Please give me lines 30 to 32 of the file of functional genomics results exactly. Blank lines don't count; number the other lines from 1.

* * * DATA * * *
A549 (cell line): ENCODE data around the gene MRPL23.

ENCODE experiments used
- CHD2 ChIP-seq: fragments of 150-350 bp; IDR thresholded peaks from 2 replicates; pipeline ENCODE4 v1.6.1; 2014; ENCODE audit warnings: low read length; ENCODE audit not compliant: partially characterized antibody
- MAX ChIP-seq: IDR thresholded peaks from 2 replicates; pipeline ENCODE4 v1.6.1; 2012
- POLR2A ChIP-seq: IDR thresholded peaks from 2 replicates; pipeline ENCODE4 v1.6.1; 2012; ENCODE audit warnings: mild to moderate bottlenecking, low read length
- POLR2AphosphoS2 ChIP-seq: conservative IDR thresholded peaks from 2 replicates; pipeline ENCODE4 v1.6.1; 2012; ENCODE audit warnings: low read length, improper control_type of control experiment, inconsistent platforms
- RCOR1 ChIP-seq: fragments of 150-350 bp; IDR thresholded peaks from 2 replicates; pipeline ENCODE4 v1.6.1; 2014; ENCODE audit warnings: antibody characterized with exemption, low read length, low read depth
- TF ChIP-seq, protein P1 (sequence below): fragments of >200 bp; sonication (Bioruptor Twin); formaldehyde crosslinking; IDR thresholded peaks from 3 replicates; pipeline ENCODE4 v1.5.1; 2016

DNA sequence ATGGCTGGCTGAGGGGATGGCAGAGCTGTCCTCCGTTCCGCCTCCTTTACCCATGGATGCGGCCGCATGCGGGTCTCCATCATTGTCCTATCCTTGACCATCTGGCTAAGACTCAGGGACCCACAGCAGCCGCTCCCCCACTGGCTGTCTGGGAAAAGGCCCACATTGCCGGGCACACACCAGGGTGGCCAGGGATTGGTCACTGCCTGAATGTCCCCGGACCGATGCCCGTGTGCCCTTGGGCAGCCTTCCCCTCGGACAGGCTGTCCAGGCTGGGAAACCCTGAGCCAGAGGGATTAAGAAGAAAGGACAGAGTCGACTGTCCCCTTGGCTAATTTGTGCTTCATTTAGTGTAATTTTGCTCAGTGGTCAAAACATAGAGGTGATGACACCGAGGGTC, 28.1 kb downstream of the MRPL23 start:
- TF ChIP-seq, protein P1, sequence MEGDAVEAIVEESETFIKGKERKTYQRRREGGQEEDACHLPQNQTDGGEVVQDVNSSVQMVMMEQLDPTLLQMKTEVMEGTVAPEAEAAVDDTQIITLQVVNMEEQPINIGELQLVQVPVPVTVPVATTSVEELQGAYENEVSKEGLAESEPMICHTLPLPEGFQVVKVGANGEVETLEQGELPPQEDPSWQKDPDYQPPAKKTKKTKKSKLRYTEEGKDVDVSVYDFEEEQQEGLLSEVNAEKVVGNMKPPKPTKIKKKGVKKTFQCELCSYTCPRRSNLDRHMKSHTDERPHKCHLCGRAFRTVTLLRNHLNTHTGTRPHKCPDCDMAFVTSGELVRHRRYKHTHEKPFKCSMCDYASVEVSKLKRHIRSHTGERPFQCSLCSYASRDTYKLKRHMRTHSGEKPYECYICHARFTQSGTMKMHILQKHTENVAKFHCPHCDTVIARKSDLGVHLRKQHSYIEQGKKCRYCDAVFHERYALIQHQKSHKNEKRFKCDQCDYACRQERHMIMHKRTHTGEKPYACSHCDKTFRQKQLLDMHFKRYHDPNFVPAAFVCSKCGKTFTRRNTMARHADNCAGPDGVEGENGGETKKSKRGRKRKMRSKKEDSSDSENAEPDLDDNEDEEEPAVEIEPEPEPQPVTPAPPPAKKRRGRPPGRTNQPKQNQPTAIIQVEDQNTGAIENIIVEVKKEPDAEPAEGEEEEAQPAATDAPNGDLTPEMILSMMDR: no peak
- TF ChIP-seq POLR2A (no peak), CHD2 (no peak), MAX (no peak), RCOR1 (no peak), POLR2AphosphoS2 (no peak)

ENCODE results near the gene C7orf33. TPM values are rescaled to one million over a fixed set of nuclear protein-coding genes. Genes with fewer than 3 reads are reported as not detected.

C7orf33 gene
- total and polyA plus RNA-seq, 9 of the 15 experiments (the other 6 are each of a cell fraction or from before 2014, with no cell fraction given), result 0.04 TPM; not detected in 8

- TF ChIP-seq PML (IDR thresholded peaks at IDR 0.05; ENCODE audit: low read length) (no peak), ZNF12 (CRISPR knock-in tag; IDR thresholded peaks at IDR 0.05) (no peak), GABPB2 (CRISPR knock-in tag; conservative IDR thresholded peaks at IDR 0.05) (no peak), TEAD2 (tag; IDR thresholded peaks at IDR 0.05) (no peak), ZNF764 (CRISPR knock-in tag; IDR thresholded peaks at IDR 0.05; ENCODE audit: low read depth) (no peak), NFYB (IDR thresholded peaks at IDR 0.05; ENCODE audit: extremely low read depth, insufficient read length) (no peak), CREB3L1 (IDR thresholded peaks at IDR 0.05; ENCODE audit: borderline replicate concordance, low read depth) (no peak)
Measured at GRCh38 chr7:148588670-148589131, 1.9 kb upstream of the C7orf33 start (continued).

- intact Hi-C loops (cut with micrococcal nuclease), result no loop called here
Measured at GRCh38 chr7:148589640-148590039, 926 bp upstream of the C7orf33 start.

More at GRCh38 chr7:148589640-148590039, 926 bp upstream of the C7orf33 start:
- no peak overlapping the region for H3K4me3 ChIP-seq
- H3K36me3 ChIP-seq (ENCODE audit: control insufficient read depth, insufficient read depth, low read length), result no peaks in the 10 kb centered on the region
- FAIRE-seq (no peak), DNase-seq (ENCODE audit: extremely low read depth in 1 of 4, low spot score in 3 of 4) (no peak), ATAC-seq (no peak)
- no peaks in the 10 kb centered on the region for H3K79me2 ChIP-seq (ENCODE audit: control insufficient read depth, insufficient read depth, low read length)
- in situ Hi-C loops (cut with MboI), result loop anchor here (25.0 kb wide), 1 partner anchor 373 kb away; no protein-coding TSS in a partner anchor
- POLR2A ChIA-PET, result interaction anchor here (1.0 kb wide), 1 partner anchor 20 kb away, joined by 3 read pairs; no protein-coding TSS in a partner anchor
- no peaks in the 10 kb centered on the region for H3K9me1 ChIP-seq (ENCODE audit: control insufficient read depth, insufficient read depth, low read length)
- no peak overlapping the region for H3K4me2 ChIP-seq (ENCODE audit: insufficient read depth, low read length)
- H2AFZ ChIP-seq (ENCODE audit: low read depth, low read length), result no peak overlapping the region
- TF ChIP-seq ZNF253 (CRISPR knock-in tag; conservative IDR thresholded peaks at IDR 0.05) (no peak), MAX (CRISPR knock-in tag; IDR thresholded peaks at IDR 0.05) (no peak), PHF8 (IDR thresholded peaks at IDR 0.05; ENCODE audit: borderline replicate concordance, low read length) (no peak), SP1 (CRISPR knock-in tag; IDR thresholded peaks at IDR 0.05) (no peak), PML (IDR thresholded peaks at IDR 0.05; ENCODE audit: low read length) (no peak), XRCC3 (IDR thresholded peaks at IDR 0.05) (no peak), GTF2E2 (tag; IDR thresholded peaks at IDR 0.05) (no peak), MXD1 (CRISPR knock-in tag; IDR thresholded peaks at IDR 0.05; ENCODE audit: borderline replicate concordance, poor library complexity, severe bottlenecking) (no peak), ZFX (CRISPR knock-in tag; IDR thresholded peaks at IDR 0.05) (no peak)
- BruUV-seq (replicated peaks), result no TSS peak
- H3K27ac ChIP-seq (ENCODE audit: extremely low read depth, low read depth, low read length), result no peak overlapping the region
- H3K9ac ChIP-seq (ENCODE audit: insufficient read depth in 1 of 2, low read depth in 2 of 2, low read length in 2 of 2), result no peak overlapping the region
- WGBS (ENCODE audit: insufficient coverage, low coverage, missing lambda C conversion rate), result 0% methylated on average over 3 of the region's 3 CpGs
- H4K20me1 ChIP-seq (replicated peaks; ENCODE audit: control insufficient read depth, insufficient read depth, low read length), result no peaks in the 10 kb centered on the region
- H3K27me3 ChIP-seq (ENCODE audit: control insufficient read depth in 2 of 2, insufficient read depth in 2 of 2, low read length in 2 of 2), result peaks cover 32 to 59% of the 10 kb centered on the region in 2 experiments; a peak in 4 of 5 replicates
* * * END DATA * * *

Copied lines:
- BruUV-seq (replicated peaks), result no TSS peak
- H3K27ac ChIP-seq (ENCODE audit: extremely low read depth, low read depth, low read length), result no peak overlapping the region
- H3K9ac ChIP-seq (ENCODE audit: insufficient read depth in 1 of 2, low read depth in 2 of 2, low read length in 2 of 2), result no peak overlapping the region